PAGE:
Yes it does take years to build the money to send 20,000 pieces but that wholesaler that’s sending the 20,000 pieces had to start with 1!

      Taking action again is the premise, there are numerous approaches to implement, no matter what approach someone uses they have to start and not fantasize.

      “Enjoying the Journey”

  3. James Green

    @MARCUS MALONEY excellent article! I know one of the things that initially held me back is that I “needed to know, what about this, what about that, what if this,…” In other words, the fear of messing up. What I quickly discovered is that everyone screws up. It’s part of the process, and there is another deal for another day. Coming from a high level technical background this mindset messed me up b/c I’m used to sitting in meetings where your “ignorance” was easily exposed if you talked to much.

    I had a fear of looking stupid, but I quickly learned that most motivated sellers don’t know what is right and what is wrong.

    I understand @BRIAN GIBBONS take, and that is to be a “transaction engineer”. Even then if you are a newbie learning lease options, subject to, the new person still has to take action. Even going through the process of getting licensed, you still have to pass the test.

    Keep the articles coming!

    • Marcus Maloney


      Thanks for reading, I was the same way and I even wrote an article on about the fear of asking questions. https://www.biggerpockets.com/renewsblog/2015/08/06/newbie-overcome-fear-asking-questions/

      Many people look at what they don’t know versus what they do know. In most of us we are programmed to think the negative, what if this does not work, or what if I mess this deal up! My approach lately is what if it does work, and what if I actually close this deal! Many of us never take the plunge because we set limitations on ourselve. Break the self imposed barriers and go for it. By no means am I saying do not continue learning, but at some point action will be needed.

      Thanks again for reading James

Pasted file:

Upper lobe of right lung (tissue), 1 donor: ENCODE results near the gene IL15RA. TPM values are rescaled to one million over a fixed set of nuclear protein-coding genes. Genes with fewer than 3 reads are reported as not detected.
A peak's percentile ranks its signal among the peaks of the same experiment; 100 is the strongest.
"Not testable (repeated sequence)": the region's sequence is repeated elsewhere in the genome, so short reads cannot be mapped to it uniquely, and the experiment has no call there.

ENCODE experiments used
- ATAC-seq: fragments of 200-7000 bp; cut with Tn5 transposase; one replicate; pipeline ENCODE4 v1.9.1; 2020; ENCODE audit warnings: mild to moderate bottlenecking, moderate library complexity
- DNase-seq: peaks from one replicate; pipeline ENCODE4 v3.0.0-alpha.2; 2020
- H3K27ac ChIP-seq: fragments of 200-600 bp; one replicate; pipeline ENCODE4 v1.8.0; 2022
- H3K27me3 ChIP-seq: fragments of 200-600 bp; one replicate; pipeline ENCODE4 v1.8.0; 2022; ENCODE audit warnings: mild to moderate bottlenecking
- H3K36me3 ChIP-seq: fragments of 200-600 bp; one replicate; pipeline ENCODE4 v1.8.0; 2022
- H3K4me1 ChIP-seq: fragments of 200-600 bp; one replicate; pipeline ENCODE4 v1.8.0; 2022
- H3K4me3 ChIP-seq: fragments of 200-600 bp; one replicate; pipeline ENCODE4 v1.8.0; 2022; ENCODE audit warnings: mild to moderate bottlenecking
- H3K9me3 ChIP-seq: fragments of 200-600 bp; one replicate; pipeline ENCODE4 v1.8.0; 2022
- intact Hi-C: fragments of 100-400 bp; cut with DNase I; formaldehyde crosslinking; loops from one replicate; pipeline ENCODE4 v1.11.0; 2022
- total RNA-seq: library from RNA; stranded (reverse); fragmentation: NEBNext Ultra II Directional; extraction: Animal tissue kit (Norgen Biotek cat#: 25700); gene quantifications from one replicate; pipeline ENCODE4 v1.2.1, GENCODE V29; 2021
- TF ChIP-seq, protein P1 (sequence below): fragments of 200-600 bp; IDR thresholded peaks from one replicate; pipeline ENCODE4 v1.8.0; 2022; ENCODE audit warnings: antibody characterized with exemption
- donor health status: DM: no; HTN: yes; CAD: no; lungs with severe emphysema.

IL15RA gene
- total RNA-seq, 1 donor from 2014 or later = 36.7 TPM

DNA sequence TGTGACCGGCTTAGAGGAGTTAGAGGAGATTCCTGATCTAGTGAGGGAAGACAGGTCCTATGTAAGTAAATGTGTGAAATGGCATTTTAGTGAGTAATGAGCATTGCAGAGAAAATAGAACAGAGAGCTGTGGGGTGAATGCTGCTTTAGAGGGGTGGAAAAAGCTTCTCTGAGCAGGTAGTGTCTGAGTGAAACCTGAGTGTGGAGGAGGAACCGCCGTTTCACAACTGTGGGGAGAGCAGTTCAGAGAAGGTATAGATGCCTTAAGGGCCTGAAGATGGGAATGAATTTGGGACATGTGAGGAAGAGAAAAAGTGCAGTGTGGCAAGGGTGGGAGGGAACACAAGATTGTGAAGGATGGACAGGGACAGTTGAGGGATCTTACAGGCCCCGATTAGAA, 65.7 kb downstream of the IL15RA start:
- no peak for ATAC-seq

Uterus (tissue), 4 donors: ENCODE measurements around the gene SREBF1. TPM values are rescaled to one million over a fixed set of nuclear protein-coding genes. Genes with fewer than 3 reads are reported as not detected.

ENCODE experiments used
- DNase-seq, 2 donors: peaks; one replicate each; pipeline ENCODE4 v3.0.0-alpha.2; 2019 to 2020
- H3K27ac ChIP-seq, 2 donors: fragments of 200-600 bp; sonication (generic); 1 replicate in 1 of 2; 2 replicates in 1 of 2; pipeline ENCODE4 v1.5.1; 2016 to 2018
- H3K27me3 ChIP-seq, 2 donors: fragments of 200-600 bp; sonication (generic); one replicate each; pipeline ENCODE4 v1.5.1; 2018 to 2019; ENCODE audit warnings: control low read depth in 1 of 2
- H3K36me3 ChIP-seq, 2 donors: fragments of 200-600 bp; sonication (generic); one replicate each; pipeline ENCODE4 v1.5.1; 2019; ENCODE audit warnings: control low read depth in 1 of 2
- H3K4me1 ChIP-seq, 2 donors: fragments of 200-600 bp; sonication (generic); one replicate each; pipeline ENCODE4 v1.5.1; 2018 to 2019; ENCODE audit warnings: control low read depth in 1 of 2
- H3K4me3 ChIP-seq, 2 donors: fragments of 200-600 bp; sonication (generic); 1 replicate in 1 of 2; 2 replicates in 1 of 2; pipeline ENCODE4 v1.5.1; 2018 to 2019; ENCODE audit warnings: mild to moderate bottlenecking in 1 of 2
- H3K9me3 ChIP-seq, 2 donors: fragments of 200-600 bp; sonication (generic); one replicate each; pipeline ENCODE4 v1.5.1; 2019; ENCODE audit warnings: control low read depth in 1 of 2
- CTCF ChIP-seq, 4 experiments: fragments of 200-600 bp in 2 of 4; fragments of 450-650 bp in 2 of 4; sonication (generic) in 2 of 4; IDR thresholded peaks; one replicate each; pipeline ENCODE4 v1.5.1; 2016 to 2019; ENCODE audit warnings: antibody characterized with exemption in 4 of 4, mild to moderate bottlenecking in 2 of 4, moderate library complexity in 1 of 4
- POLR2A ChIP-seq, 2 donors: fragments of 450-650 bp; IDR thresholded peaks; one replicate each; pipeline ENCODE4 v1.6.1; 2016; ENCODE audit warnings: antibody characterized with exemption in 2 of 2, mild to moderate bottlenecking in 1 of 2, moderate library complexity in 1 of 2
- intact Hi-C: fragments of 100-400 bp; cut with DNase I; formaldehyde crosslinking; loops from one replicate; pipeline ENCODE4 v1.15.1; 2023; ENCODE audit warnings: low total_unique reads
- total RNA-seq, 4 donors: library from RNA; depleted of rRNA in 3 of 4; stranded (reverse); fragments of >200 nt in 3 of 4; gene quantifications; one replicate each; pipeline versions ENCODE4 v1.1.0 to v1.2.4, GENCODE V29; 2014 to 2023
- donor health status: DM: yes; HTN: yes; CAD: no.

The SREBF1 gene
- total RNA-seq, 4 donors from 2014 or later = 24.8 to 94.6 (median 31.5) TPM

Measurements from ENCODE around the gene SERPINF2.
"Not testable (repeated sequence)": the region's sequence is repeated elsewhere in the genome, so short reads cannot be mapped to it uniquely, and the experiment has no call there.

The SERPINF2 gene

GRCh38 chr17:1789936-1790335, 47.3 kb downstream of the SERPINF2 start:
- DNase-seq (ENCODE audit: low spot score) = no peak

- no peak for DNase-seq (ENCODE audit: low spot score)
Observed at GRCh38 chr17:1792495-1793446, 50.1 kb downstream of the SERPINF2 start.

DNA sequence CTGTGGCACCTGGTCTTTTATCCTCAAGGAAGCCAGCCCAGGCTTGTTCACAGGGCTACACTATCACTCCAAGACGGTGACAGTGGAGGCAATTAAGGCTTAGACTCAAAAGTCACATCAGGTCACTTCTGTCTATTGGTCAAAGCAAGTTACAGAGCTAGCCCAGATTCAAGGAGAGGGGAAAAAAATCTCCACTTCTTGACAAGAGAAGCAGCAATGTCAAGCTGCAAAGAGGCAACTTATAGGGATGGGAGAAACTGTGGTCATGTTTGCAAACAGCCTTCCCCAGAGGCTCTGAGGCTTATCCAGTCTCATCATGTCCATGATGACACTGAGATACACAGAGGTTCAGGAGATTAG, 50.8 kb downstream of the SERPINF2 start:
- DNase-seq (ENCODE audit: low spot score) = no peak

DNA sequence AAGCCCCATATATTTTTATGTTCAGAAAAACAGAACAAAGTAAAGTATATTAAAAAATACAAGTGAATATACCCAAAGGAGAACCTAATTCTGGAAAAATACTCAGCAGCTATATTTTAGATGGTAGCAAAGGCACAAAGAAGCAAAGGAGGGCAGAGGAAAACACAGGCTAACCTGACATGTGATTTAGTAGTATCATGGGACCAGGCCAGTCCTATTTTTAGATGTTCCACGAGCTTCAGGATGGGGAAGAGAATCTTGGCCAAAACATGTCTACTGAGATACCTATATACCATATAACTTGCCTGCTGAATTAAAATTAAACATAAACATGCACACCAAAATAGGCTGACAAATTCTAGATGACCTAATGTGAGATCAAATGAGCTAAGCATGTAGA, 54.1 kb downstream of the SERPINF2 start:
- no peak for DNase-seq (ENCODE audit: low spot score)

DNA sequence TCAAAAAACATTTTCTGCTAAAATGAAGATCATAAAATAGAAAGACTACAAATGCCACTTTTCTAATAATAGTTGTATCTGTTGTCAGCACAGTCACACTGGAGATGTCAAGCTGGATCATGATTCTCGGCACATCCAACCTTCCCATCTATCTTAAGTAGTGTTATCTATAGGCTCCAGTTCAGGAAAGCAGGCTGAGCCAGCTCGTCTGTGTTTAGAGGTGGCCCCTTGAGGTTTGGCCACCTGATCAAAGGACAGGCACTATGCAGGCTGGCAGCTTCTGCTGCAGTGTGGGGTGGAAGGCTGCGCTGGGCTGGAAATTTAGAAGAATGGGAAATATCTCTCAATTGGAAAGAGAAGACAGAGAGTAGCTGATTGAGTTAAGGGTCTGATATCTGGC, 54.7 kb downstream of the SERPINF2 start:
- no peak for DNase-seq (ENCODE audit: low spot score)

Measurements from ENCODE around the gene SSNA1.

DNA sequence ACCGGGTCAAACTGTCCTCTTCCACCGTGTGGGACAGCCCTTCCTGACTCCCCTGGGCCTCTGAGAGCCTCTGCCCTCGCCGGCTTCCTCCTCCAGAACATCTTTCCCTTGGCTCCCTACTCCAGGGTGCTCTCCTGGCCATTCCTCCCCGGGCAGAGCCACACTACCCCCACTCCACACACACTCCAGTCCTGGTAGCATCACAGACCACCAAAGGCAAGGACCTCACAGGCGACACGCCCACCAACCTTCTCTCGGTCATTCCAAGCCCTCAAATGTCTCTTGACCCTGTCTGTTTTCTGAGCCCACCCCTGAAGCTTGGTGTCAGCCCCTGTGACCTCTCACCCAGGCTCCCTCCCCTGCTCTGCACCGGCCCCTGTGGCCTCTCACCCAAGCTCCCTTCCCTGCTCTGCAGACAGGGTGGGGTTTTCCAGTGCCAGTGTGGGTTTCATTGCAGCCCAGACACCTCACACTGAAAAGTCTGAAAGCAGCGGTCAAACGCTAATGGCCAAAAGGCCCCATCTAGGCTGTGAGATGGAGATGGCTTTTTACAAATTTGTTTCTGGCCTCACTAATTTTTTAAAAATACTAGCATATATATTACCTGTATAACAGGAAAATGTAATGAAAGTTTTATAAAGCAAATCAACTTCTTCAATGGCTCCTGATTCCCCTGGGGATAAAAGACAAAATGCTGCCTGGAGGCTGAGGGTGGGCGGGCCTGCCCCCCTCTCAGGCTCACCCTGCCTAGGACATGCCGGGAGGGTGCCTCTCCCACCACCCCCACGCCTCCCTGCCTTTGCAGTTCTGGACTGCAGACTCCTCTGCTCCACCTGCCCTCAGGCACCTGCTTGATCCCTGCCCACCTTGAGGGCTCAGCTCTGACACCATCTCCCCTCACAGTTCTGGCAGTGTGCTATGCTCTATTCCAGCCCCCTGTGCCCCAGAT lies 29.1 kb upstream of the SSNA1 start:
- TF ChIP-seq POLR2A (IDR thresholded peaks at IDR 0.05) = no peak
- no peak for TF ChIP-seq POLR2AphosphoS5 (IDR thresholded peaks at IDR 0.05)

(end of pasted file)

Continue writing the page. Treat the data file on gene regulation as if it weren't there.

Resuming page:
“Enjoying the Journey”

  4. Mike Cesa

    @MARCUS MALONEY – Great article. I’ve actually been in this exact phase for the last week, reading everything I can about wholesaling. So I’m looking into buying a list. Should I exclude corporate-owned properties when buying a list? I assume corporate-owned properties would not be strongly motivated sellers.

    • Marcus Maloney


      That is a great question, when you state corporate own properties are you referring to LLCs, or banks? I normally like to remove the large institutional companies, but if its an LLC I still send the mail to them. I have heard some say to stick with private owners, however an LLC maybe a small group/family that owns 1 or 2 units.

      Hopefully that answers your question, thanks for reading Mike.

      “Enjoying the Journey”

  5. John Hamilton

    Another great Article, Marcus.

    I like the one-step plan. Will that bring you success? Who knows. If it even brings you 1 deal, you’re golden. If not, those with some gumption and determination will try again. Maybe mix it up a little, but they drive on.

    Of course there is a whole slough of things one should do to prepare (learn your market, network with other wholesalers, talk to RE professionals, etc). That is all part of the job, no matter what business you’re in.

    When I first read your title, I thought, yeah, just get off your butt and do something. That is the 1 step plan. I like yours better.

    • Marcus Maloney


      You’re right get off your butt and do something. One mailer may not bring you a deal but it will get you thinking and working and you attract what you’re thinking and working on. We live in a microwave society where everyone want success instantenously and then complain when it does not happen over night. Every success story I’ve read there we definitely challenges before the success.

      Keep grinding man, and much success to you.

      “Enjoying the Journey”

  6. Lenzy Ruffin

    This is the advice I wish I’d received at the outset. The free advice on BP on why and how to do direct mail has moved me towards establishing a deal pipeline, whereas all the money I’ve spent on training has not. I’m in my third round of direct mailing and it definitely works. People who have a house to sell are calling me. They’re not always motivated. They generally want more than what my buying criteria will allow me to pay. But I am getting the calls and I am talking to sellers and I am going out and inspecting properties and making offers and getting better at it each time I do it. Eventually, the deals will start to appear. And the only reason I’m getting the calls that lead to all the other activity is because of direct mail.